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Sir Paul Banda’s never-ending music oil; oiling Paul’s health

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It is difficult to limit Sir Paul Banda to one adjective.

Music has, save for his teen years, been the common thread that has defined his life.

Paul, like all of us, is a political man too, but one that has stood aloof from it— which is a clever idea because it has made him truly a man of all people.

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Of course, Paul is brother to Malawi’s other music great, Lucius— popularly known as Soldier of the Poor [Soldier, in short]— but Paul was the first to get out of the music closet, becoming one of the founders of Alleluya Band in the 1970s.

The other giant step Paul took was to establish Imbirani Yahweh (IY) Studios, which shaped Malawi music in more ways than one.

Musicians of all ilk, be it up-and-coming or established, flocked to IY to be polished up, notably Lucius himself, Mlaka Maliro, Billy Kaunda, Paul Chaphuka, Cos Chiwalo, among others.

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At the personal level, Paul churned out more than 15 albums under his belt, if a lone music video album of old songs has to be thrown into the picture.

And, oh, he even had time to retire from active music, to concentrate on his IY Studios’ work.

And, oh, he has even had the time to come back.

In short, Paul’s story has been a typical out-in-out-in story. He was out [before he became active in music], in [after he joined the cause of music, playing it using make-shift guitars and then joining Alleluya Band], out [after retiring from music in the late 1990s] and in [again, after rediscovering his guitar and feet, so that he now performs live on stage.

His life revolves around music.

Maybe, to understand Paul better, it would be ideal to compare one of his songs with that of Lucius. Both songs revolve around the theme of mother’s love. Of course, Paul’s can be said to revolve around motherhood while Lucius’ is all about mother’s love.

The songs are Lucius’ ‘Mayi Zembani’ and Paul’s ‘Amayi’.

Lucius sings:

Abambo anawasiya mayi/

Ine ndili wam’ngono/

Ana asanu ndi awiri amayi okha/

Amayi opanda ntchito/

Osaphunzira/

Kuwalanda katundu yense opanda chifukwa

Mudasankhana uchidakwa kusiya ana/

Tidasanduka masikini/

Abambo mulipo/

Kuvundukula ma bini/

Kutolatola chakudya/

Kupita ku misika/

Kukatoleza magwafa

Chorus

Chabwino Mayi Zembani

Mupume mu mtendere

Kumwamba muli amayi

Mukonze malo anga x 2

Pamene Tinali kukula/

Anatitola azungu/

Kutilipilira sukulu/

Kutigwiritsa maganyu/

Tinkakolopa m’chimbudzi/

Opanda nsapato ku phazi/

Kuvutikira sukulu abambo mukumwa mowa

Adayesetsa amayi/

Mpaka lero ndakula/

Nditangoyamba ine ntchito amayi kumamwalira/

Ukwati wanga amayi sanawone/

Mwana ndi mkazi wanga/

Amayi anawazemba

Chorus

Chabwino mayi Zembani

Mupume mu mtendere

Kumwamba muli amayi

Mukonze malo anga

In short, the persona in the song laments that, after being deserted by the father, life was [was and not ‘is’ because the persona is recollecting, taking the listener through what the persona went through] tough. The persona then blames the father’s drunkenness for challenges encountered in life.

The father is an irresponsible persona who loves his bottle of beer more than his biological children. If the persona had a chance, he would have strung the father from the nearest tree decades before.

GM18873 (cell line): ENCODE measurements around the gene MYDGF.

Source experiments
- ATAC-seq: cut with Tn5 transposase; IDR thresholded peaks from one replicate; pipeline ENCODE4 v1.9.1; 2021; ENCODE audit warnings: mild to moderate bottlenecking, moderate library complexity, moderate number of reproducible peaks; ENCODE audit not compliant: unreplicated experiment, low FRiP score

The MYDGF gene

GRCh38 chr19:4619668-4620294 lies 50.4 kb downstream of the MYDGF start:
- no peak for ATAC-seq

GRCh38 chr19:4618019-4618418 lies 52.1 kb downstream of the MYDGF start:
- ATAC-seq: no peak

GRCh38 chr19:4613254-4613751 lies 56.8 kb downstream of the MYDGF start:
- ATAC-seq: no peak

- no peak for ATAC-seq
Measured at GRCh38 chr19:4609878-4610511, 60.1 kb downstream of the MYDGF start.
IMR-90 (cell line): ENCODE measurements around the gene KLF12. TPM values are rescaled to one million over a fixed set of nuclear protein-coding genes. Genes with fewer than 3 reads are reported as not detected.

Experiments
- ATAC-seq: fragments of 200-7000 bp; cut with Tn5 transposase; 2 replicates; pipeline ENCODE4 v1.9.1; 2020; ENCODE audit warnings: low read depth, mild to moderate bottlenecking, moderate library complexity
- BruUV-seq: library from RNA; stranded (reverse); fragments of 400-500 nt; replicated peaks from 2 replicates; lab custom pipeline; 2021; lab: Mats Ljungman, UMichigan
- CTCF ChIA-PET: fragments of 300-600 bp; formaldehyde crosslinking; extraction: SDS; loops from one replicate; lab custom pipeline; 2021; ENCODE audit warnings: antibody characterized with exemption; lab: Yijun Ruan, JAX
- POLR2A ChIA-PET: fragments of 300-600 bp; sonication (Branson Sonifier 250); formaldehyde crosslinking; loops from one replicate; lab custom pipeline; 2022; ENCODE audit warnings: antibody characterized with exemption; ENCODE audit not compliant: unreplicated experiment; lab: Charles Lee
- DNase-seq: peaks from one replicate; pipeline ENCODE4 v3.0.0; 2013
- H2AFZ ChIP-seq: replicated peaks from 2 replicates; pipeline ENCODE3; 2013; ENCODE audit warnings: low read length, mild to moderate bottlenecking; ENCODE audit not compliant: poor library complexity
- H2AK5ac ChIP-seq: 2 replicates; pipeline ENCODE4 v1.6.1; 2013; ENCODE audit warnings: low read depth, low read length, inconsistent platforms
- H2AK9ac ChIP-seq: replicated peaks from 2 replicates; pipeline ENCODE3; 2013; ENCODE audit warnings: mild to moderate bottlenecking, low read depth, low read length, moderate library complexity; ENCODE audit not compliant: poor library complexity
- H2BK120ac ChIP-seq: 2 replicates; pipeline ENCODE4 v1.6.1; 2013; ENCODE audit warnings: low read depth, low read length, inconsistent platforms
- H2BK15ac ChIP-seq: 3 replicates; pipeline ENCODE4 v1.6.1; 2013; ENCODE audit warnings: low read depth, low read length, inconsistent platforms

The persona is, like Lucius the musician, open-minded and telling it as it is. No beating about the bush because life was, simply, hell on earth.

Contrast with Paul in ‘Amayi’, which goes:

Zikomo inu mayi anga/

Chifukwa cha mtima wanu/

Mwandilera mwa Chikondi/

Kufikira lero lino/

Kalero sindinkamvetsa/

Koma lero ndaphunzira/

Abale kulera mwana/

Ndikolirira chikondiii…

Chorus

Amayi zikomo

Chikondi chanu chandipatsa moyo

Mwandilera movutika

Chosowa ine inu mwayesetsa

Munali osauka

Munavutika kuti ndifike pano

Ndinkadwala, ndinkavuta

Mwachikondi kundisamalira

Ndinali kudwala-dwala/

Zipatala za kutali/

Mayi kuyiwala kudya/

Kukasaka chithandizo-o/

Kunyumba kukagwa njala/

Masiku popanda kudya/

Munkalimitsa chakudya/

Kutali kuti ndidye

Chorus

Amayi zikomo

Chikondi chanu chandipatsa moyo

Mwandilera movutika

Chosowa ine inu mwayesetsa

Munali osauka

Munavutika kuti ndifike pano

Ndinkadwala ndinkavuta

Mwachikondi kundisamalira

Zikomo inu mayi wanga/

Nthawi zina ndimalakwa/

Chonde khululukireni/

Ine ndine mwana wanu/

Mbuye dalitsani makolo/

Angakhale angalakwe/

Musadzalole satana/

Kutenga mizimu yawo…

In short, the persona in Paul’s song is affable, as shown through the persona’s choice of words. The persona dwells on positives, thanking the mother for all the love, even when things were tough.

The persona, unlike the ‘Mayi Zembani’ persona, even finds time to ask God to bless parents [the mother and father], irrespective of their shortcomings.

Surely, the lyrics cannot come out of the blue. Experiences colour our lives.

Paul has always been this fatherly, affable figure that keeps to himself both in real life and music.

Indeed, time has done nothing to his ingenuity. Love, God, peace, and good human relations continue to be his themes, which pierce deep into the listener’s heart, making the music-lover realise their responsibility over nature, man, and their allegiance to God.

If anything, he seems to have mastered time; knowing when to bow out, and when to come back.

It is as if he were the time manager.

However, Paul seems to have fallen on bad times, health-wise. It is time Malawians came to his rescue. There is surely a need to contribute funds so that Paul’s health can be oiled, and Malawians can continue to enjoy his music.

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